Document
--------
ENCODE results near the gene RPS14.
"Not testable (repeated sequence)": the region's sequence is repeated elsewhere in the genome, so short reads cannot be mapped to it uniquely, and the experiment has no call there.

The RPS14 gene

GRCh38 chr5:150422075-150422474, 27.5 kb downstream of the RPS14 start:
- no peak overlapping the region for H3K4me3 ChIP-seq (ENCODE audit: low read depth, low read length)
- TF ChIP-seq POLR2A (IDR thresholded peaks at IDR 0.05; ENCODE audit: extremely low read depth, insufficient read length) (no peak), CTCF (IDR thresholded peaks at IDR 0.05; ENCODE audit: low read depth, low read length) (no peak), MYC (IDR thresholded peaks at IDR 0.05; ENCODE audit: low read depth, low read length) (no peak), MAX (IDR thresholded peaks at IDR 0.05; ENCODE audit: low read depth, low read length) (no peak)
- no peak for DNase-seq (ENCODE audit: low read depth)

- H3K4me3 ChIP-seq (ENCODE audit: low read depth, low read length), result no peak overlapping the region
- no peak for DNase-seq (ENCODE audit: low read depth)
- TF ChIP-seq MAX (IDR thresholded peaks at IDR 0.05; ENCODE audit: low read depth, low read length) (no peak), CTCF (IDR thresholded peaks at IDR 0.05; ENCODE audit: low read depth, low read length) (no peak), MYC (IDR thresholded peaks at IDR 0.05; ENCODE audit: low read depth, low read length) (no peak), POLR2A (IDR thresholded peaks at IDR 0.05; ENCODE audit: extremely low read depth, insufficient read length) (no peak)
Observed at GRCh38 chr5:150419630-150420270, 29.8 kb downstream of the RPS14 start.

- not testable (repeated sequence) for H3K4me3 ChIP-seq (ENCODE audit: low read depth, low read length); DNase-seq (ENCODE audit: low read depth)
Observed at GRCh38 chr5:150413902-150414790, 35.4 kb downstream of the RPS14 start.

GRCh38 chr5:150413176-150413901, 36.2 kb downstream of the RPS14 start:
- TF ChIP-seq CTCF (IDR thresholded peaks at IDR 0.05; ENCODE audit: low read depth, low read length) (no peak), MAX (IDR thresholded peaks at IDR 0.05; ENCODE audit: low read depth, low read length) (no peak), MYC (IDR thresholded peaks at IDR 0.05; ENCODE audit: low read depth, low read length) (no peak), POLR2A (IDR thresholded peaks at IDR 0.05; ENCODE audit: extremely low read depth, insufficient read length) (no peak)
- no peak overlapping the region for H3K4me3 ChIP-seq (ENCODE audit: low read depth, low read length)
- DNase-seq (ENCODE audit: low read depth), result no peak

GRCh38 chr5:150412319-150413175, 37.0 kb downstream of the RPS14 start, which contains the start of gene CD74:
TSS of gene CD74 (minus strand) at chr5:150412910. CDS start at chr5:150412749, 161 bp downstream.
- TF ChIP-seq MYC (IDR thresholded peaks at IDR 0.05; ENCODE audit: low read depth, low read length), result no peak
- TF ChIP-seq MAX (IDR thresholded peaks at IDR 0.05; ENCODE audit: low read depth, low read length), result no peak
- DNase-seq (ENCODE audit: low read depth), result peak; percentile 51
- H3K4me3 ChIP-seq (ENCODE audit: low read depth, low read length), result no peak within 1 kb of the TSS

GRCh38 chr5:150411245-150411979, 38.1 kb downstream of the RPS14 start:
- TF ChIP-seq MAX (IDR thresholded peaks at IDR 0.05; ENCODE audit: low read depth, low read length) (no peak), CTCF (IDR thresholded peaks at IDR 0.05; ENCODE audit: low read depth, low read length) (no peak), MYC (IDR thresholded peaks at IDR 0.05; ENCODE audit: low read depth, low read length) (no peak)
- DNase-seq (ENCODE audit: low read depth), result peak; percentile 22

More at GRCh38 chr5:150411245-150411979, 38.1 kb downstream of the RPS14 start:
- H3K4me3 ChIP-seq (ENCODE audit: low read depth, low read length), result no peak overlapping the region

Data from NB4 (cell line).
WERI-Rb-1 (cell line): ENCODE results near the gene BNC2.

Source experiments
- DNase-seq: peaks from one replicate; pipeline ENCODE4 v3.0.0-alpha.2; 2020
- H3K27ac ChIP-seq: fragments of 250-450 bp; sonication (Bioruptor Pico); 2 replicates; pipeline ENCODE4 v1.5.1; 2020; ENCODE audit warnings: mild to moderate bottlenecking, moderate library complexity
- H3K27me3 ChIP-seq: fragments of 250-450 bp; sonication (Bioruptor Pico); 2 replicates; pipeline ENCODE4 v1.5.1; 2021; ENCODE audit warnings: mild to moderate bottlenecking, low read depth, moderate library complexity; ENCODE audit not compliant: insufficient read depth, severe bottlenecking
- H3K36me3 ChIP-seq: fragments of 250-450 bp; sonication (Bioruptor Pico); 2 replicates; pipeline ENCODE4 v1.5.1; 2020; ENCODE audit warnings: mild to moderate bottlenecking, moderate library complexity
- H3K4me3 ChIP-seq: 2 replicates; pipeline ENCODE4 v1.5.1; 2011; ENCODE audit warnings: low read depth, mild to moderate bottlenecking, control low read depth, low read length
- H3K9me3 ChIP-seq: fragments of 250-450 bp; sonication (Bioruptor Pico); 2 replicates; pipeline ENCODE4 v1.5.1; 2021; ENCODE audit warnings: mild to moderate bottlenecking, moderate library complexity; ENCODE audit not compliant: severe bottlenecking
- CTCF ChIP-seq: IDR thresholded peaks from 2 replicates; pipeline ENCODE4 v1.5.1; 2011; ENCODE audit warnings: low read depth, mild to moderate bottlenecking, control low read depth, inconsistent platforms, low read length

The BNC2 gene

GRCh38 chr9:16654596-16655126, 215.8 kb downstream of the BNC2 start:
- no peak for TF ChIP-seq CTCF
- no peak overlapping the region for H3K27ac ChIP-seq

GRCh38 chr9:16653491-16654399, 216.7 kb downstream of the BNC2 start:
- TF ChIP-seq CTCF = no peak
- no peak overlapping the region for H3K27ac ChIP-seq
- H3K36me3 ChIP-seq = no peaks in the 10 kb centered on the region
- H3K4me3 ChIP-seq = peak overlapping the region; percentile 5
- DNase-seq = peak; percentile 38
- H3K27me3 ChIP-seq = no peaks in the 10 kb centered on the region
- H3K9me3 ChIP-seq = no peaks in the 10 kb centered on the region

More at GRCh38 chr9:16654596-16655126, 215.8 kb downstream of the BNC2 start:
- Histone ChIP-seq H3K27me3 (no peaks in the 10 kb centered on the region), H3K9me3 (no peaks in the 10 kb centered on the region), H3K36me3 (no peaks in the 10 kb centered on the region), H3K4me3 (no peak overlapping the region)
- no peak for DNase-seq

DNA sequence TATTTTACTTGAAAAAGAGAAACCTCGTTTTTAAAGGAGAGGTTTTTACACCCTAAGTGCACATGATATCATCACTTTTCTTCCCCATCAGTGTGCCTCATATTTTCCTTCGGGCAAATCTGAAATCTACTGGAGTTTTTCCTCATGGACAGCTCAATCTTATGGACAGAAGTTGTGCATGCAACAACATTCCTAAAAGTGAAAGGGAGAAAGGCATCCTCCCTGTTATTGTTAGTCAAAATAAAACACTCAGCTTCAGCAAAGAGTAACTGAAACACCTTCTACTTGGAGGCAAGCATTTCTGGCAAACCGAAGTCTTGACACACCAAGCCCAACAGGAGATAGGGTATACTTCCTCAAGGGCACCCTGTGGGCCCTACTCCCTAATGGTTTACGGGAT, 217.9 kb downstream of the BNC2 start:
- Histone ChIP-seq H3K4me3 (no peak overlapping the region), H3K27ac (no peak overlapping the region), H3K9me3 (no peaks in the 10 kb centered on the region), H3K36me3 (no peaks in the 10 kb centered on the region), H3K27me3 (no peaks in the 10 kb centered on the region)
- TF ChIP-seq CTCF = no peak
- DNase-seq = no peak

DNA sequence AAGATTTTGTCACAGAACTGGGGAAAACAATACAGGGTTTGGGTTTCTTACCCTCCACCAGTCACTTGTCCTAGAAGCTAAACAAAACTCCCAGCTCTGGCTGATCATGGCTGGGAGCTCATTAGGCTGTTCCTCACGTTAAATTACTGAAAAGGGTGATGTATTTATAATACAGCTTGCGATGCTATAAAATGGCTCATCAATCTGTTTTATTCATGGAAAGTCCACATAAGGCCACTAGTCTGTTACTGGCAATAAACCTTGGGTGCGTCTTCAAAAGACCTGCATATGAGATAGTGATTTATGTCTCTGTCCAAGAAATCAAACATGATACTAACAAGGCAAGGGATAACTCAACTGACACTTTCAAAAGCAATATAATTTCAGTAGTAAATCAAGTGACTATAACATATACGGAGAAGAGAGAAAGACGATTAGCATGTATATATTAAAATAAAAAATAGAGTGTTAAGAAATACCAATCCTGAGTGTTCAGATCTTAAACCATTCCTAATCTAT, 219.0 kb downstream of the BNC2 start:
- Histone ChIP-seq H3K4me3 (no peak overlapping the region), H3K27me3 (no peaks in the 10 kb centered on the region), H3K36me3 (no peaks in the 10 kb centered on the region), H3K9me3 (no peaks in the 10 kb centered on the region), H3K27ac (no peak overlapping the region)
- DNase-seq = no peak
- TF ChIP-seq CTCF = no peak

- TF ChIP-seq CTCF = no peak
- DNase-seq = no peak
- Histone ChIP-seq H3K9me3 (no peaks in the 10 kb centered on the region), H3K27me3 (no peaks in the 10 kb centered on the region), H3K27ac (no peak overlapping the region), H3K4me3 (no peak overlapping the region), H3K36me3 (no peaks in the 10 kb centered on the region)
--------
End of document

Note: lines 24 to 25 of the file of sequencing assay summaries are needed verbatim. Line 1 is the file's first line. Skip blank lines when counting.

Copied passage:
GRCh38 chr5:150411245-150411979, 38.1 kb downstream of the RPS14 start:
- TF ChIP-seq MAX (IDR thresholded peaks at IDR 0.05; ENCODE audit: low read depth, low read length) (no peak), CTCF (IDR thresholded peaks at IDR 0.05; ENCODE audit: low read depth, low read length) (no peak), MYC (IDR thresholded peaks at IDR 0.05; ENCODE audit: low read depth, low read length) (no peak)